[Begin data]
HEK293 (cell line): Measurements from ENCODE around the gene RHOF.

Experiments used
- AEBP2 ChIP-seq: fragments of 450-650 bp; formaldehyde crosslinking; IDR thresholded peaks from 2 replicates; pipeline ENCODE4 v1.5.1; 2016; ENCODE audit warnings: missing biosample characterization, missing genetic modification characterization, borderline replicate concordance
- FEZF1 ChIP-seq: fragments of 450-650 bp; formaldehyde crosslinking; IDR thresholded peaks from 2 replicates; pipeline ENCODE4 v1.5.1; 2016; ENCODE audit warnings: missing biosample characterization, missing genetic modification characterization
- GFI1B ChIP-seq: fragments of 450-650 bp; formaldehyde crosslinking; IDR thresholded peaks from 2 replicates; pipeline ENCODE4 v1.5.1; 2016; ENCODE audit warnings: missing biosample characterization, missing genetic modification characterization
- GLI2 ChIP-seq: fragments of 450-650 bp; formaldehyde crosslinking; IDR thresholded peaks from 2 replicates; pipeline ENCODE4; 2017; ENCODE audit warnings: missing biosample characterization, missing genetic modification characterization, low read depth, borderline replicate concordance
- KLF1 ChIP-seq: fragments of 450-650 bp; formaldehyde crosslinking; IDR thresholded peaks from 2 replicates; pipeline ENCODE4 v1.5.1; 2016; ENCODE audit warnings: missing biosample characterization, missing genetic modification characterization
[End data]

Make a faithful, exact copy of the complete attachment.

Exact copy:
HEK293 (cell line): Measurements from ENCODE around the gene RHOF.

Experiments used
- AEBP2 ChIP-seq: fragments of 450-650 bp; formaldehyde crosslinking; IDR thresholded peaks from 2 replicates; pipeline ENCODE4 v1.5.1; 2016; ENCODE audit warnings: missing biosample characterization, missing genetic modification characterization, borderline replicate concordance
- FEZF1 ChIP-seq: fragments of 450-650 bp; formaldehyde crosslinking; IDR thresholded peaks from 2 replicates; pipeline ENCODE4 v1.5.1; 2016; ENCODE audit warnings: missing biosample characterization, missing genetic modification characterization
- GFI1B ChIP-seq: fragments of 450-650 bp; formaldehyde crosslinking; IDR thresholded peaks from 2 replicates; pipeline ENCODE4 v1.5.1; 2016; ENCODE audit warnings: missing biosample characterization, missing genetic modification characterization
- GLI2 ChIP-seq: fragments of 450-650 bp; formaldehyde crosslinking; IDR thresholded peaks from 2 replicates; pipeline ENCODE4; 2017; ENCODE audit warnings: missing biosample characterization, missing genetic modification characterization, low read depth, borderline replicate concordance
- KLF1 ChIP-seq: fragments of 450-650 bp; formaldehyde crosslinking; IDR thresholded peaks from 2 replicates; pipeline ENCODE4 v1.5.1; 2016; ENCODE audit warnings: missing biosample characterization, missing genetic modification characterization